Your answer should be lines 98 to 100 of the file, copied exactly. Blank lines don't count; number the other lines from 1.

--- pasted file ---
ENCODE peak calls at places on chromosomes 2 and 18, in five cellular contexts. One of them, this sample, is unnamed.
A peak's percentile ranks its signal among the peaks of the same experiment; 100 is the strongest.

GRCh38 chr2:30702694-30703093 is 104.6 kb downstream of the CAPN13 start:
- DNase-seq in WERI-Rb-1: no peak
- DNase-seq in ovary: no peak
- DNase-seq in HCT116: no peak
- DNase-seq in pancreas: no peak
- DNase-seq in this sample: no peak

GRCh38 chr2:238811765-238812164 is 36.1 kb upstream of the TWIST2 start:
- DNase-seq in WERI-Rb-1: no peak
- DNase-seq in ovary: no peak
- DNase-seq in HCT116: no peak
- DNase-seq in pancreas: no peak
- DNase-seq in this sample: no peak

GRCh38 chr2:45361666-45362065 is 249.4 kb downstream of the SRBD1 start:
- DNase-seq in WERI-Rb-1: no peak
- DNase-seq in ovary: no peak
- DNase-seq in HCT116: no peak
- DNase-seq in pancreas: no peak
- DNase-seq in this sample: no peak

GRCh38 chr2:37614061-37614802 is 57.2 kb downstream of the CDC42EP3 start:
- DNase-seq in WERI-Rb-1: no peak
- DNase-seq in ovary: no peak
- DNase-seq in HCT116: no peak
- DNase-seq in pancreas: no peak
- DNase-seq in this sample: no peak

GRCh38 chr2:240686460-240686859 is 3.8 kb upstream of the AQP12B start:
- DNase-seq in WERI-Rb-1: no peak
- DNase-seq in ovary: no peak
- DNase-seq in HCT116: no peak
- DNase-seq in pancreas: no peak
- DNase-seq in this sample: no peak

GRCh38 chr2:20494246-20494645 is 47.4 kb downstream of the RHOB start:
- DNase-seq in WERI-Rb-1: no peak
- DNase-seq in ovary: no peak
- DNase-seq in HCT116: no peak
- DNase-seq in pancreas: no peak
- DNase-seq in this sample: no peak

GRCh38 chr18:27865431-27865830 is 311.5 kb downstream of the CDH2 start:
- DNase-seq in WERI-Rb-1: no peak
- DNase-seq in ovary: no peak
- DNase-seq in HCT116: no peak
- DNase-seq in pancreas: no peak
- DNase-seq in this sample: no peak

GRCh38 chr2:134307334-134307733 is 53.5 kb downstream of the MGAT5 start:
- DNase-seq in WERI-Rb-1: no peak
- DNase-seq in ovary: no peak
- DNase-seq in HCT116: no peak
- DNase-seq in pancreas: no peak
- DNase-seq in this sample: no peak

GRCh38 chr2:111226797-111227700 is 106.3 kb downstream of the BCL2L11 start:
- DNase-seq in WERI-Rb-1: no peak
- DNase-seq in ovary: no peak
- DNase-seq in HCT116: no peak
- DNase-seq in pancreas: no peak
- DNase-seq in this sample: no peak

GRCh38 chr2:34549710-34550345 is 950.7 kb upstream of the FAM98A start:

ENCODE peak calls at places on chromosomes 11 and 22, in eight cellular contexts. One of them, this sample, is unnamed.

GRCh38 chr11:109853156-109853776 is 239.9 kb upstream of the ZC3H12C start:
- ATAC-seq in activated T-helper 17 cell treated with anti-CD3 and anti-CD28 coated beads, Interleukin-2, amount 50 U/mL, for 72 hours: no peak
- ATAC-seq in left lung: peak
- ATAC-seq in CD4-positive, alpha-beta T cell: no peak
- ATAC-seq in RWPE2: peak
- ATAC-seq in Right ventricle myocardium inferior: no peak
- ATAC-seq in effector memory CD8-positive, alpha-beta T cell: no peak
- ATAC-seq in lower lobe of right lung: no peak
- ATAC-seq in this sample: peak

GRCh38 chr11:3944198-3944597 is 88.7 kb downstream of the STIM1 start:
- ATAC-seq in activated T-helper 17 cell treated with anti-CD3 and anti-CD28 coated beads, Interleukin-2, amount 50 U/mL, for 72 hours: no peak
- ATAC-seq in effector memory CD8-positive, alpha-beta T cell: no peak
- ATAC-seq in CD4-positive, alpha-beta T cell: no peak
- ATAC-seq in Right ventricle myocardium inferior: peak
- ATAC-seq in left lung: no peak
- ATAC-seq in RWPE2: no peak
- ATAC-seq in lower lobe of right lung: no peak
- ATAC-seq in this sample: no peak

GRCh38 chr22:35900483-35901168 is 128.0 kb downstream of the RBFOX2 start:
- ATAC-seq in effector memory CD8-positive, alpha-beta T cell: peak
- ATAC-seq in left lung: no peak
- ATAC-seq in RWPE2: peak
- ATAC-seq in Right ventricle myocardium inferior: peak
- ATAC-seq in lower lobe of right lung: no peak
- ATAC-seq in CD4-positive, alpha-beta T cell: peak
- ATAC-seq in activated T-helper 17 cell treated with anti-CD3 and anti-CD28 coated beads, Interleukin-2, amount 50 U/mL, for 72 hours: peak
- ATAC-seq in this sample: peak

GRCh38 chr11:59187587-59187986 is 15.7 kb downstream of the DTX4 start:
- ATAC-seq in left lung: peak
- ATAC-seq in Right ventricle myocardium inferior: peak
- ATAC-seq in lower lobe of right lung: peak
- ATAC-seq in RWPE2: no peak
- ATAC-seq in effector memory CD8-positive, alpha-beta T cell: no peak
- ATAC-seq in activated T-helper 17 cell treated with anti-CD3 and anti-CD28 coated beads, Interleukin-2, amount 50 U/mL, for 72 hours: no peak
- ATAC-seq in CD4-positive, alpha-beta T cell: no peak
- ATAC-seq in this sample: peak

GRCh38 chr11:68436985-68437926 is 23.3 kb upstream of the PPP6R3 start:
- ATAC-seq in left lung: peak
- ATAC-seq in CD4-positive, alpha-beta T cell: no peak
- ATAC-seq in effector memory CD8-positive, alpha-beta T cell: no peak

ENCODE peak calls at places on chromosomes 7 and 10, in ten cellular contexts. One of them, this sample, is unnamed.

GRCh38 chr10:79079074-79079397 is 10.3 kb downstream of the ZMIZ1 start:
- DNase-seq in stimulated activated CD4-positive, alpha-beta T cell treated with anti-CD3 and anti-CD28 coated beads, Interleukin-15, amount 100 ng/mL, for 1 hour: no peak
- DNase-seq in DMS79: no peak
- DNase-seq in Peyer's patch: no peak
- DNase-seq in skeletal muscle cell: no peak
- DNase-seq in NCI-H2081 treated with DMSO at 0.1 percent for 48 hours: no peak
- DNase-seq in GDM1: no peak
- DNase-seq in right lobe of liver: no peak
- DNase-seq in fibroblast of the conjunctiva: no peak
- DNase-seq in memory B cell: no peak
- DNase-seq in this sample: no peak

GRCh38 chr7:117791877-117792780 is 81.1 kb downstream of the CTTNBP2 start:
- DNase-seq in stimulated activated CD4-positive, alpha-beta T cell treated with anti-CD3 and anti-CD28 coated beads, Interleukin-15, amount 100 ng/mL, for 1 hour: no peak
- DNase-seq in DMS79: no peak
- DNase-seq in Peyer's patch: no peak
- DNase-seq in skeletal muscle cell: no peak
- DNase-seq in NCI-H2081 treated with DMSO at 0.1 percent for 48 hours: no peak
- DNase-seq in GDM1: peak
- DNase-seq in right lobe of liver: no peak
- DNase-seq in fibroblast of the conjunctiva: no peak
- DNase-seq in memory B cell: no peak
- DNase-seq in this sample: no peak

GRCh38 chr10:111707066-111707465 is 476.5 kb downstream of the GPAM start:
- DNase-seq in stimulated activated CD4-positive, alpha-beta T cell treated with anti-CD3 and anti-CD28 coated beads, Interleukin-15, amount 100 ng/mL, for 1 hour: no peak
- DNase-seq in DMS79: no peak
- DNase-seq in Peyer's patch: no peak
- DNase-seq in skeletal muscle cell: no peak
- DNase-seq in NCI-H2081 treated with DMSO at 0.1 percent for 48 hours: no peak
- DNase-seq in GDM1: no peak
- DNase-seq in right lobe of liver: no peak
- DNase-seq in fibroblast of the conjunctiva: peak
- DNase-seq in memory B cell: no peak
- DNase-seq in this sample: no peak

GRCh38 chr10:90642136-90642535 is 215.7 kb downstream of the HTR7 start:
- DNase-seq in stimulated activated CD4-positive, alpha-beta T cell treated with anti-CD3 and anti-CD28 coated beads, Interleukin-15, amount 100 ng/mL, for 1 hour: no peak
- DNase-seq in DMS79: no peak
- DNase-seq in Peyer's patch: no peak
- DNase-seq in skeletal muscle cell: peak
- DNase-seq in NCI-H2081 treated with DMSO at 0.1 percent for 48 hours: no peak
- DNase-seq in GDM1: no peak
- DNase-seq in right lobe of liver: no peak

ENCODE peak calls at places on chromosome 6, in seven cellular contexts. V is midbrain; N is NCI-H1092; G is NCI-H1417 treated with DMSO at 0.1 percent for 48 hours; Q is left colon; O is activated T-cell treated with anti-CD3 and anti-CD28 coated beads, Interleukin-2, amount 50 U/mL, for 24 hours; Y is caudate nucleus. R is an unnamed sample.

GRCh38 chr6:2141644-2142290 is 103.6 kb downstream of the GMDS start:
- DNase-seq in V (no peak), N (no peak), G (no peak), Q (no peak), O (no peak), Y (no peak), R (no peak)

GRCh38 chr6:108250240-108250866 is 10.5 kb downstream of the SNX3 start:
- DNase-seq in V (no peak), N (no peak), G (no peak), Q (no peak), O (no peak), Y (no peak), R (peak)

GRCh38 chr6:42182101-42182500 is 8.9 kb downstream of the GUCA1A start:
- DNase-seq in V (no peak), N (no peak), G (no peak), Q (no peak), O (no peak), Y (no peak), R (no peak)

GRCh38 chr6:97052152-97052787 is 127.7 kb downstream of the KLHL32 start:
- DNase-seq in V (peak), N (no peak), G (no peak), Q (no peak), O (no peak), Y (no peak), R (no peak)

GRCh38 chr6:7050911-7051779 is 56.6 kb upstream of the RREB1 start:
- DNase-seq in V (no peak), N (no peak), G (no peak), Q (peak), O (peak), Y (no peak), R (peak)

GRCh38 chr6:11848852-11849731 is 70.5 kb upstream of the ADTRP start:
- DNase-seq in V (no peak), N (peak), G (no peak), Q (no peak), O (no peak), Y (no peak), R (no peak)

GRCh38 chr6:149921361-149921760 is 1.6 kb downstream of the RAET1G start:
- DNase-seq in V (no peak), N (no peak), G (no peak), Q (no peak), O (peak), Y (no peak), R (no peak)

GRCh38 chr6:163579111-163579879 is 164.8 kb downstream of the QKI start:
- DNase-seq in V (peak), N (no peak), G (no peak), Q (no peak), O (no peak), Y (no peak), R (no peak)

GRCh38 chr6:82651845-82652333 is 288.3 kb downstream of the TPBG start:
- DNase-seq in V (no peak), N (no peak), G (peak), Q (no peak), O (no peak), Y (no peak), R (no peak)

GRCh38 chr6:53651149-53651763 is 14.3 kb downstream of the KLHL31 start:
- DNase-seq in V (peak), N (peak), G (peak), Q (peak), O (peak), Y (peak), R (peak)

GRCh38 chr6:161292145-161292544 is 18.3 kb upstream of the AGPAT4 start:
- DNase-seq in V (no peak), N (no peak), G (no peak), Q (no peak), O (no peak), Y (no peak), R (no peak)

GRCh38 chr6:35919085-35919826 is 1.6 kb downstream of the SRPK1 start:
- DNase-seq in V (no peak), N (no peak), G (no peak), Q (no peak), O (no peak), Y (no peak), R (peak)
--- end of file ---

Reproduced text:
- ATAC-seq in effector memory CD8-positive, alpha-beta T cell: no peak

ENCODE peak calls at places on chromosomes 7 and 10, in ten cellular contexts. One of them, this sample, is unnamed.

GRCh38 chr10:79079074-79079397 is 10.3 kb downstream of the ZMIZ1 start: